Fresh, flavorful sushi is only half of the story at Japon Bistro. The other? Carefully paired pours from an artisan assortment of sake, stocked by owner and sake expert Clarence Wong, also known as Koji. His seasonal selections complement unique rolls, such as the spicy, jalapeno and-salmon-filled Southwest, or the New Age, featuring tuna, salmon, and albacore topped with a secret-recipe sauce. A selection of noodles and teriyaki entrees satisfy diners who prefer their raw food cooked. The drinks and dishes unite to create a dining experience that has won a recommendation from the Michelin Guide, and been named amongst the area's best by Citysearch.com and Pasadena Magazine.
White is the traditional color of an artist's canvas. At Zushi Restaurant, however, the canvases come in shades of aquamarine, cobalt, watermelon, and lemon yellow. It's onto this colorful collection of dinnerware that chefs plate sushi in startling shades and variations, with garnishes such as orchids, orange slices, and wasabi "leaves" completing each still life. The rolls themselves range from simple to elaborate. The standard list includes sushi with a single element, such as quail egg, scallops, or sweet shrimp. By nature a minimalist art form, Zushi's sashimi nevertheless demonstrates inventiveness with the lemon tako—alternating layers of octopus and lemon, accompanied by a blossom-shaped dish of sesame oil for dipping.
It's with the more complex rolls that Zushi's chefs really flex their creative muscles. The addition of heat to the preparation of baked and tempura maki adds contrasting textures and temperatures to the table. The deep-fried california roll sports a cloak of crispy batter. The warm outer layers of the baked barbecue beef roll mask the cool fresh tuna at its core. Heat is also prominent, twice, in the spicy barbecue pork, or once in the shrimp teppan yaki. House saki—served hot or cold—can extinguish or augment the fire in one's mouth, accordingly.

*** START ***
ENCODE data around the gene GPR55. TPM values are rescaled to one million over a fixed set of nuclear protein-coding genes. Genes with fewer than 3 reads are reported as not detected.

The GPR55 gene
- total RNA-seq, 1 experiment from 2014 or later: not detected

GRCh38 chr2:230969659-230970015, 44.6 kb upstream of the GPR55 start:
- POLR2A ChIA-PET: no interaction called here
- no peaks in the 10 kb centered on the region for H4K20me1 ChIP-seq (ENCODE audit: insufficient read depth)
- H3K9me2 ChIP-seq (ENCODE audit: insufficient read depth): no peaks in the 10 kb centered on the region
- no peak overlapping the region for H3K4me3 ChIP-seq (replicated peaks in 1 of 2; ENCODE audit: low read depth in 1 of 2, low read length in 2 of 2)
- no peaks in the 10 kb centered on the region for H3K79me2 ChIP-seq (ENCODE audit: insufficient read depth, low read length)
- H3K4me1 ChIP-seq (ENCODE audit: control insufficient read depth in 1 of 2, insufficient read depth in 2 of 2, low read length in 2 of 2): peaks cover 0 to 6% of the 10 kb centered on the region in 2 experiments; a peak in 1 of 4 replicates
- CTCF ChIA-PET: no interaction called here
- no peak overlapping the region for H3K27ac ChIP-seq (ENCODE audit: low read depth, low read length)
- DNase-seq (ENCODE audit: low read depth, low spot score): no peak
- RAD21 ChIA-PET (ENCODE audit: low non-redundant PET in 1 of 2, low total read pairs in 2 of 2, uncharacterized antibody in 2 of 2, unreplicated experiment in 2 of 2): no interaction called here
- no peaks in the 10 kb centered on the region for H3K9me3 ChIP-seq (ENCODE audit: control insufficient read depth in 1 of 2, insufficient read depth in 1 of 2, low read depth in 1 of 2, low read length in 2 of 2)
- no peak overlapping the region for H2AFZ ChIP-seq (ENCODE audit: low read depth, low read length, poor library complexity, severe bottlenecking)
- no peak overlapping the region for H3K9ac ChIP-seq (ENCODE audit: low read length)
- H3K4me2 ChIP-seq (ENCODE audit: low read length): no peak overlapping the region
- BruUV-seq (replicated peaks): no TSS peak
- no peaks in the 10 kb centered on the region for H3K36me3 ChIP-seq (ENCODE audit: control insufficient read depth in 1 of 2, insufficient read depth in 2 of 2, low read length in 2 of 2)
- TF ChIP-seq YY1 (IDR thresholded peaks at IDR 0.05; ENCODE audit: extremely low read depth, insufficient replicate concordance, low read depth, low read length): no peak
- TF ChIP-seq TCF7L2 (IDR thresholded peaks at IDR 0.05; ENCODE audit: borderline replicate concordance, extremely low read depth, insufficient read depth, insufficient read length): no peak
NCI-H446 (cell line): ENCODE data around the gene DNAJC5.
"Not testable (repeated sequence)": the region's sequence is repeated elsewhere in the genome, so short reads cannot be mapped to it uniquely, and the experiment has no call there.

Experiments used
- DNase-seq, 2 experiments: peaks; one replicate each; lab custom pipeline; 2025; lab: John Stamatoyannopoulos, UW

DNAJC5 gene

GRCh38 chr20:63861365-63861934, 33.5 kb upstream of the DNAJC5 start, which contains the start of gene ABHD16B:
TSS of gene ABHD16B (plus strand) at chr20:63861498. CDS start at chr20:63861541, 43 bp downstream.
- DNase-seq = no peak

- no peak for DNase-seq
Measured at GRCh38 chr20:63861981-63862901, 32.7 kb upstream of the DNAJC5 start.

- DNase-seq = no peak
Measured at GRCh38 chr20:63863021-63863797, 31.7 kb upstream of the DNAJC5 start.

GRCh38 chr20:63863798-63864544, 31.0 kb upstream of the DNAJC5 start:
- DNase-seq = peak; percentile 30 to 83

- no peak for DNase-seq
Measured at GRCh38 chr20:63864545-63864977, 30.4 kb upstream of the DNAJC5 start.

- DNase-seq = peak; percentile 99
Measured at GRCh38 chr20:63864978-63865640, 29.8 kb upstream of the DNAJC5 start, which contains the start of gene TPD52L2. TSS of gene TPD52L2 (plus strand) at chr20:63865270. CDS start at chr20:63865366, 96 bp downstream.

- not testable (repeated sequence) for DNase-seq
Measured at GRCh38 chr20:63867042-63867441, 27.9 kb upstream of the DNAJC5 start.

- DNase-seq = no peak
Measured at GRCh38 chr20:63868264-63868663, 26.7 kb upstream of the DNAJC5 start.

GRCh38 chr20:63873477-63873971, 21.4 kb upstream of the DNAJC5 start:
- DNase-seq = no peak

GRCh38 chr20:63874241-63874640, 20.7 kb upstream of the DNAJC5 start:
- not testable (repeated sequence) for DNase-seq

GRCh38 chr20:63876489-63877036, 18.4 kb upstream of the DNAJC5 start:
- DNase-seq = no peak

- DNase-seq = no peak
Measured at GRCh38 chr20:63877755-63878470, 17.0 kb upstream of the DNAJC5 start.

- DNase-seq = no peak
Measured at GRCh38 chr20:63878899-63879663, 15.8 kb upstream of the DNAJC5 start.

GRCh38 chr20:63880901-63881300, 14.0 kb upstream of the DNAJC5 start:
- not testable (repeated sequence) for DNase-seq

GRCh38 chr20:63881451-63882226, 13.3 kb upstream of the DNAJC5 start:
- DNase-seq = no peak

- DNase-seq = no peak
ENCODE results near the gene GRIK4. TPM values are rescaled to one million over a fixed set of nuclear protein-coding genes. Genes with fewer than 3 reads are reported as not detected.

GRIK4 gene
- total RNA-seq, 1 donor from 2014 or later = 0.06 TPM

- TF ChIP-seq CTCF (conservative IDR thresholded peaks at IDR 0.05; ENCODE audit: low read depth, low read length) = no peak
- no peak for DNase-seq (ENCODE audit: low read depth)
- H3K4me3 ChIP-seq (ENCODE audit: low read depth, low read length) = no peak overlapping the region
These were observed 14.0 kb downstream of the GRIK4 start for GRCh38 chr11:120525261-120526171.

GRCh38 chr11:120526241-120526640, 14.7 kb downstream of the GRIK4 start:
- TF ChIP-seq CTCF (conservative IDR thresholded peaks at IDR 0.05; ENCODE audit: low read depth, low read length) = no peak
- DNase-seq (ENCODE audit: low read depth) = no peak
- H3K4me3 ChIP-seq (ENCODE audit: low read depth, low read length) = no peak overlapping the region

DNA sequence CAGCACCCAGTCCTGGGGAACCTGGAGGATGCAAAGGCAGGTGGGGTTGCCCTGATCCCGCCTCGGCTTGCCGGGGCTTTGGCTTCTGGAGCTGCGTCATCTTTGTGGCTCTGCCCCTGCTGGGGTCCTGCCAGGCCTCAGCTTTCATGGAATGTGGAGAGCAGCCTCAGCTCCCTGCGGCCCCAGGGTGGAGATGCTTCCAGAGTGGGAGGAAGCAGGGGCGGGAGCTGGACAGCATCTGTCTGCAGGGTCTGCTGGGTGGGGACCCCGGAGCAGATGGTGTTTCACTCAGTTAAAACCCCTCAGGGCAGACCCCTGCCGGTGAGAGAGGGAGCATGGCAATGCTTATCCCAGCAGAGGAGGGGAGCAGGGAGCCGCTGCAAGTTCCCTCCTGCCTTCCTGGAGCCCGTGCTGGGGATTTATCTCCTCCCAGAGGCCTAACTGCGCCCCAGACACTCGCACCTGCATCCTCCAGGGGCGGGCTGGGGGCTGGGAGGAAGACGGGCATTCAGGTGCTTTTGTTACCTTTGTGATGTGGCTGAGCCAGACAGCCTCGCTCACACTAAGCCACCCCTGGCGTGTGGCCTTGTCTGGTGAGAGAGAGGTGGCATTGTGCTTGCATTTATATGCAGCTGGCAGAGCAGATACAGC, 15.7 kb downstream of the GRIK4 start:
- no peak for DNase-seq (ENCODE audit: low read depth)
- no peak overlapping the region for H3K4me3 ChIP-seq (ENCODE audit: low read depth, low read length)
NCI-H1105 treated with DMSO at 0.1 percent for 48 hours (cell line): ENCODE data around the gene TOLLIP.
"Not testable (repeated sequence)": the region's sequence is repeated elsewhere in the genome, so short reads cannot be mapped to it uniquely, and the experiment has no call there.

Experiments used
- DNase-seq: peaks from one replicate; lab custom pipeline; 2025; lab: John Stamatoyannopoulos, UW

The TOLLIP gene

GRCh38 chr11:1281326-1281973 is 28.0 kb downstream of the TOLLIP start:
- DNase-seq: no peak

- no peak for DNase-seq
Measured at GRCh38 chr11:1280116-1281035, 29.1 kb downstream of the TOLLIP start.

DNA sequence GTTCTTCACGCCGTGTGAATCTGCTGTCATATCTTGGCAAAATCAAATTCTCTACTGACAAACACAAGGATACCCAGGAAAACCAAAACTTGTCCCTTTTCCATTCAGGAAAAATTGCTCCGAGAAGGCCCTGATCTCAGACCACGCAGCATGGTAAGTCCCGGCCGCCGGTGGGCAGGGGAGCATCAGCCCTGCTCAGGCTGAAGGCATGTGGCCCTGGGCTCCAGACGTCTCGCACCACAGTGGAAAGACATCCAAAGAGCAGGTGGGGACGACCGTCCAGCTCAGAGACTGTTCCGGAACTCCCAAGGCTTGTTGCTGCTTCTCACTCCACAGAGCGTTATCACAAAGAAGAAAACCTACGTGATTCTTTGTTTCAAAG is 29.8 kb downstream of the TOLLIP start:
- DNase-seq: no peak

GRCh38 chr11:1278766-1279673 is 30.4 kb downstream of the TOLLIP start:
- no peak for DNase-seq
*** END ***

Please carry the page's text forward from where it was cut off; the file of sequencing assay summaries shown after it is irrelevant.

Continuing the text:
From the deep-fried popcorn lobster to the banana tempura dessert, A'Float Sushi's menu is a ripe with Japanese dishes prepared with creative flair. But sushi rolls are where the chefs really excel, from classic California or spicy tuna rolls, to green mussel rolls and rolls made with honey walnut shrimp tempura. Entrees, meanwhile, are a bit more traditional, featuring choices such as deep-fried pork tonkatsu served with salad, rice, and soup.
Keep calm and eat sushi! Sushi Nishi-ya is a must for those visiting Glendale. Here, you get what you pay for, so while some of the prices may come off as a little intimidating, the menu is simply amazing. You couldn’t get fresher seafood if you’d gone out on the boat yourself, and with gorgeous décor, dining at Sushi Nishi-ya is an outing not soon forgotten! Some of their delicious rolls include dungeness crab from Alaska, smoked and fresh salmon, and even yellowtail from Osaka. And, their sushi includes selections like toro, albacore, halibut, squid, octopus, eel, and even clam! Sushi Nishi-ya has a lot of variety, presented in a great way and it’s all in a beautiful, intimate space. Anyone that likes sushi should love this Glendale sushi bar!
Zono Sushi's fish-savvy chefs please palates with their diverse menu of sushi, bento boxes, and Japanese entrees. Layering finely sliced fish across tender rice and papery sheets of seaweed, chefs array their 33 signature sushi rolls on sleek modern stoneware. Lunchtime bento boxes boast teriyakied meats or sushi and sides of rice, salad, and miso soup, brought safely to tables under the protection of flavorful packing peanuts.
Since 1979, Teru Sushi has treated diners to a menu of fresh seafood prepared with traditional Japanese recipes and served amid elegant zen-like décor. Prep palates with a dish of steamy edamame before helping chopsticks to specialty rolls such as the Dragon Ball, which disguises a classic california roll in a costume of freshwater eel and avocado. The 911 sets taste buds ablaze by bundling shrimp tempura and avocado with spicy tuna, fanning the flames with even more spicy sauce that yields only to the placating coos of crispy flakes and sweet eel sauce. Rice-free morsels such as the albacore-wrapped Geisha Lips and the cucumber-bundled Twilight roll cater to special diets, while piping hot carafes of sake or a dessert of tempura-fried ice cream balance palates better than a perfectly seasoned triple beam.